Winding Oak's Bookology Magazine

A matter of character

Bill the Boy WonderI enjoy so many types of books, mar­veling that a writer or com­ic artist or archi­tect or jour­nal­ist or cook or explor­er thought long and stud­ied hard and wrote and revised and gave count­less hours to the cre­ation of their book. After all, how do you count the hours a book’s author spends dream­ing, observ­ing, and con­vers­ing before the book heads into print pro­duc­tion?

I like to imag­ine that you, the read­er or teacher or librar­i­an or par­ent, con­sid­ers the life out­side the book, too. The bare­ly ref­er­enced fact. The char­ac­ters on the periph­ery. The his­to­ry that led up to the book. For many rea­sons, these things can’t be includ­ed in a book and yet … they are the blood cours­ing through a book’s veins. They give me the sat­is­fac­tion of won­der­ing, research­ing, reach­ing out to answer all the ques­tions that rise up from a book like mos­qui­toes from dis­turbed grass.

Some­times a book comes along that is writ­ten for a mis­sion, some­thing the author believes in so strong­ly that the mis­sion hov­ers above the page pro­vid­ing tex­ture, nuance, and a bridge to an unfa­mil­iar cul­ture.

When I read Bill the Boy Won­der: the secret cre­ator of Bat­man, I was trans­port­ed to the comics cul­ture. These are peo­ple deeply immersed in the cre­ators of the comics, the inven­tive brains, impec­ca­bly detailed art, the appre­ci­a­tion of cre­at­ing oth­er worlds we can inhab­it ver­bal­ly and visu­al­ly. Marc Tyler Noble­man wrote and Ty Tem­ple­ton illus­trat­ed this book that eas­i­ly trans­ports the read­er to the comics cul­ture, a sto­ry of how things were done in the 1930s and how a man’s char­ac­ter shaped what we know of his­to­ry. It’s the true sto­ry of Mil­ton Fin­ger, who wished to be known as Bill, who con­ceived of and wrote the orig­i­nal Bat­man sto­ries. For years, Bob Kane was list­ed as the sole cre­ator on the com­ic books and his con­tract stip­u­lat­ed that it would always remain that way … and it has. It’s evi­dent that Noble­man has a mis­sion, a pas­sion, a need to let it be known that Bill Fin­ger was the man behind one of our most endur­ing fic­tion­al char­ac­ters.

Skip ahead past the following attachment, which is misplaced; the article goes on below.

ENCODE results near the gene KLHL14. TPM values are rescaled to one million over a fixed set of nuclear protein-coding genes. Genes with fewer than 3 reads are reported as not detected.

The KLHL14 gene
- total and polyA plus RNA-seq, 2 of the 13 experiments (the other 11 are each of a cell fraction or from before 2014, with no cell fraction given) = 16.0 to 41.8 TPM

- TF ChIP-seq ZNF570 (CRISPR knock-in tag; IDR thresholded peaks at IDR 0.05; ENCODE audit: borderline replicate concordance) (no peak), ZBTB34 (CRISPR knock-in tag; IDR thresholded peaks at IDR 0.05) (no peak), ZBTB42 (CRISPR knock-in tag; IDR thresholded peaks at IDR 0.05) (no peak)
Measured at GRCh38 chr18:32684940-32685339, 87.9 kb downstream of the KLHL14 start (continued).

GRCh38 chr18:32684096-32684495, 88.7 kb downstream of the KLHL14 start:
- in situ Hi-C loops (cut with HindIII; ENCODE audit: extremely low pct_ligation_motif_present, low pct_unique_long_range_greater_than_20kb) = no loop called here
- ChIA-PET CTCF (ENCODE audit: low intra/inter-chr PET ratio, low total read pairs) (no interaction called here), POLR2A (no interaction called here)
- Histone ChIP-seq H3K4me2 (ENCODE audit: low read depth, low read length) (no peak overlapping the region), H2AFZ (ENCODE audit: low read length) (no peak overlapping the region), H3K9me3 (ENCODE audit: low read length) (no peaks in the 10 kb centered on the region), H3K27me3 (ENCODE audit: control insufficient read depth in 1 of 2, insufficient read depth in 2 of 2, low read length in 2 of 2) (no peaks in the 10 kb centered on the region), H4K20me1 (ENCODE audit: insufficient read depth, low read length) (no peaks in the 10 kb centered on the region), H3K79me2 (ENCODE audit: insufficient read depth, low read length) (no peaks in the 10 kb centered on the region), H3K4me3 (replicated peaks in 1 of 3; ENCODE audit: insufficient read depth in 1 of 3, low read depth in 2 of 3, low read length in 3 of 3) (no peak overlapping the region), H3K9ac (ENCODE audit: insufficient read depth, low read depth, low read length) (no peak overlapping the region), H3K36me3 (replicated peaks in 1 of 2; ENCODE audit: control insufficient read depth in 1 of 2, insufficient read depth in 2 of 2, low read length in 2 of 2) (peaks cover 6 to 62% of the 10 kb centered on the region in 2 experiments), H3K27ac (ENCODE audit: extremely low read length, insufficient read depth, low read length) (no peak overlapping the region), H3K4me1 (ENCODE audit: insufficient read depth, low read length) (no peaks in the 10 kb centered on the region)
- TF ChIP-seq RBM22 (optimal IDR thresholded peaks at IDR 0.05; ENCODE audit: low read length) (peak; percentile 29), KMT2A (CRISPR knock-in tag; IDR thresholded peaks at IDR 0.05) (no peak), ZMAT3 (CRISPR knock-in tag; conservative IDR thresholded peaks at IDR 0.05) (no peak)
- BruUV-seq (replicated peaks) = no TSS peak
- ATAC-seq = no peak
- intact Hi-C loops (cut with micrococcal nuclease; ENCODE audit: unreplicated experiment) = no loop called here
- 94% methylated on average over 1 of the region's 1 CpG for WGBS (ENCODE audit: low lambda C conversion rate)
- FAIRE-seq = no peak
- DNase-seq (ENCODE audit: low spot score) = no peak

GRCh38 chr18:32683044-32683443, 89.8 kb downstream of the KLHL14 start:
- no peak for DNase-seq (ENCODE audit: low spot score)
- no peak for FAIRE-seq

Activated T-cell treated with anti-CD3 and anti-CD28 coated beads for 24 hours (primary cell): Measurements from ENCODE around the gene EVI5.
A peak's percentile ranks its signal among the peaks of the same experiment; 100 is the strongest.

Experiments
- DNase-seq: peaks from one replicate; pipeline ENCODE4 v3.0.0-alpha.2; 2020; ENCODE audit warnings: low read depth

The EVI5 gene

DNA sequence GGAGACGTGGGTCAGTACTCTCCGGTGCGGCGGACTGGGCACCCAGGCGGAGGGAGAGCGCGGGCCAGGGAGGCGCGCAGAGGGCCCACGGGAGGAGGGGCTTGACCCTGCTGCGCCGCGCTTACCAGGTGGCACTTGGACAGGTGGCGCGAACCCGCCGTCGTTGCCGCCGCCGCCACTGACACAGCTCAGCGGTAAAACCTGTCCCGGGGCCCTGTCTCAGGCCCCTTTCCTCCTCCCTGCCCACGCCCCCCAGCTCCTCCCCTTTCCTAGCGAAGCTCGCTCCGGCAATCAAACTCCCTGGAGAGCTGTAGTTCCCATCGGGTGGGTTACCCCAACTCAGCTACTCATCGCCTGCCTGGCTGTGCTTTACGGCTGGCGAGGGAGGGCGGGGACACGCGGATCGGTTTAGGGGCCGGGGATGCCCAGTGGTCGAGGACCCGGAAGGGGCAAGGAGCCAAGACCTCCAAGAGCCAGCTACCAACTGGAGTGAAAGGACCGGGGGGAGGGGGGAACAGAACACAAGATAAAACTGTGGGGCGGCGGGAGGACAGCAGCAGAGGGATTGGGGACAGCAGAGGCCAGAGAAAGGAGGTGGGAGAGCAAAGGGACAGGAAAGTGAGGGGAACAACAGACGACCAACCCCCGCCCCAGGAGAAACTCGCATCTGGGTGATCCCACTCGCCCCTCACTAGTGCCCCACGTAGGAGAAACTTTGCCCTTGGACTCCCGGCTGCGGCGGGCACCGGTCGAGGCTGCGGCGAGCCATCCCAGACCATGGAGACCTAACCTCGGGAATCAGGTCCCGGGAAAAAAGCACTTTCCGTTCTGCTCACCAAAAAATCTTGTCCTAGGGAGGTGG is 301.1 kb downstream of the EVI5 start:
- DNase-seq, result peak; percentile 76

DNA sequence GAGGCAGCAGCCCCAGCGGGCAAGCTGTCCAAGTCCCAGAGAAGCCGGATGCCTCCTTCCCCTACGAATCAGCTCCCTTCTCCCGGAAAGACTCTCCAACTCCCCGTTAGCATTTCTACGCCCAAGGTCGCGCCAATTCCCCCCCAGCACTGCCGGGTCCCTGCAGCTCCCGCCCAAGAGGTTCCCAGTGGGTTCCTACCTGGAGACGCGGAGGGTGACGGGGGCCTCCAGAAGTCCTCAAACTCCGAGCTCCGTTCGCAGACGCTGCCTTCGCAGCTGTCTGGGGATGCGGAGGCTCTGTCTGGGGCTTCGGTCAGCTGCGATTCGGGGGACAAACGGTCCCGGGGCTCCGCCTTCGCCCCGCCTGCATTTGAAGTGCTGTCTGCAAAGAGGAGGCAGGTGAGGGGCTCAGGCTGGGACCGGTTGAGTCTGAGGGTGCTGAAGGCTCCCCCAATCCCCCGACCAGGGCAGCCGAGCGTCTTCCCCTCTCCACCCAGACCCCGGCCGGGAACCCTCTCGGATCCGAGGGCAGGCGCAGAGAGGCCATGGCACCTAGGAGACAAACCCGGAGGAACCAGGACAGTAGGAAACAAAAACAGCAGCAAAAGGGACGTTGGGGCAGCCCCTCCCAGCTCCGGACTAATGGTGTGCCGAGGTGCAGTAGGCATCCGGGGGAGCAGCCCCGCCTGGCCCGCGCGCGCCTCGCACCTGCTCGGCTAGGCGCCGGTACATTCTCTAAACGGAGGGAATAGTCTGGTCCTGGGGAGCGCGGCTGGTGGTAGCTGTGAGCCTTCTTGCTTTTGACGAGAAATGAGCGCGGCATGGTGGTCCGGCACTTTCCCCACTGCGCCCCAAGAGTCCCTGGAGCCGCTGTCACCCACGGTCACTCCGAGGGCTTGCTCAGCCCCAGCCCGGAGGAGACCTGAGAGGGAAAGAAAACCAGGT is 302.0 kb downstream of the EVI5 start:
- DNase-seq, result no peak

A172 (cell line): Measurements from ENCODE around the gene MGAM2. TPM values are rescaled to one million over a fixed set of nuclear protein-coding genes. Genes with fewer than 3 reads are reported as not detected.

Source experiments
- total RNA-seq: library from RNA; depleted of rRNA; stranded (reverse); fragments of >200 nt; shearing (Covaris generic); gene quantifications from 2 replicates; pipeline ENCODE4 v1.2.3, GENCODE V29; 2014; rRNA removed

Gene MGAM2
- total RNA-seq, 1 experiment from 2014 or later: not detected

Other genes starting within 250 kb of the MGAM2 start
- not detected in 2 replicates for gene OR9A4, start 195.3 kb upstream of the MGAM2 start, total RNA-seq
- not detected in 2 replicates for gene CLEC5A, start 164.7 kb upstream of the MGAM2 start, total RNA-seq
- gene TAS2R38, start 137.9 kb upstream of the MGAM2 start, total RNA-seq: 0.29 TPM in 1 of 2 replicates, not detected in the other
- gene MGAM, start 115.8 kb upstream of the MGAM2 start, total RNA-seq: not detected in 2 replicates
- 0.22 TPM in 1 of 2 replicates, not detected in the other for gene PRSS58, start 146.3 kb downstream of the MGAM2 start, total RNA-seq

Beside the fact that this book is about Bat­man and its pages are drawn in a style so rem­i­nis­cent of the super­hero comics, this book is about copy­right and attri­bu­tion and acknowl­edge­ment, some­thing we all try to teach in our class­rooms. While the inter­net makes it so easy to pil­fer some­one else’s work and not give them cred­it, Bill the Boy Won­der delves into the effects that has on one man’s life. It’s easy to extrap­o­late how it might affect oth­ers. An exten­sive bib­li­og­ra­phy and author’s notes are just as inter­est­ing to read as the nar­ra­tive. Noble­man describes his research, show­ing that he’s just as much a detec­tive as Bruce Wayne.

Templeton’s illus­tra­tions pro­vide a great deal of detail that will irre­sistibly piqué the curios­i­ty of any­one who wants to know more about the hey­day of comics. And they’re prac­ti­cal­ly a primer on how to draw effec­tive­ly and com­mu­ni­cate infor­ma­tion in this style.

In his acknowl­edge­ments, Noble­man cred­its Charles­bridge, his pub­lish­er, with being “brave and bold all.” I don’t think of this pub­lish­er as mak­ing this type of cre­ative book, but it’s cer­tain­ly a worth­while depar­ture. High school and mid­dle grade class­rooms will val­ue this book for its read­abil­i­ty and its dis­cus­sion-gen­er­at­ing pos­si­bil­i­ties. It’s a good exam­ple of biog­ra­phy and a jump­ing-off point for talk­ing about fic­tion ver­sus non­fic­tion.

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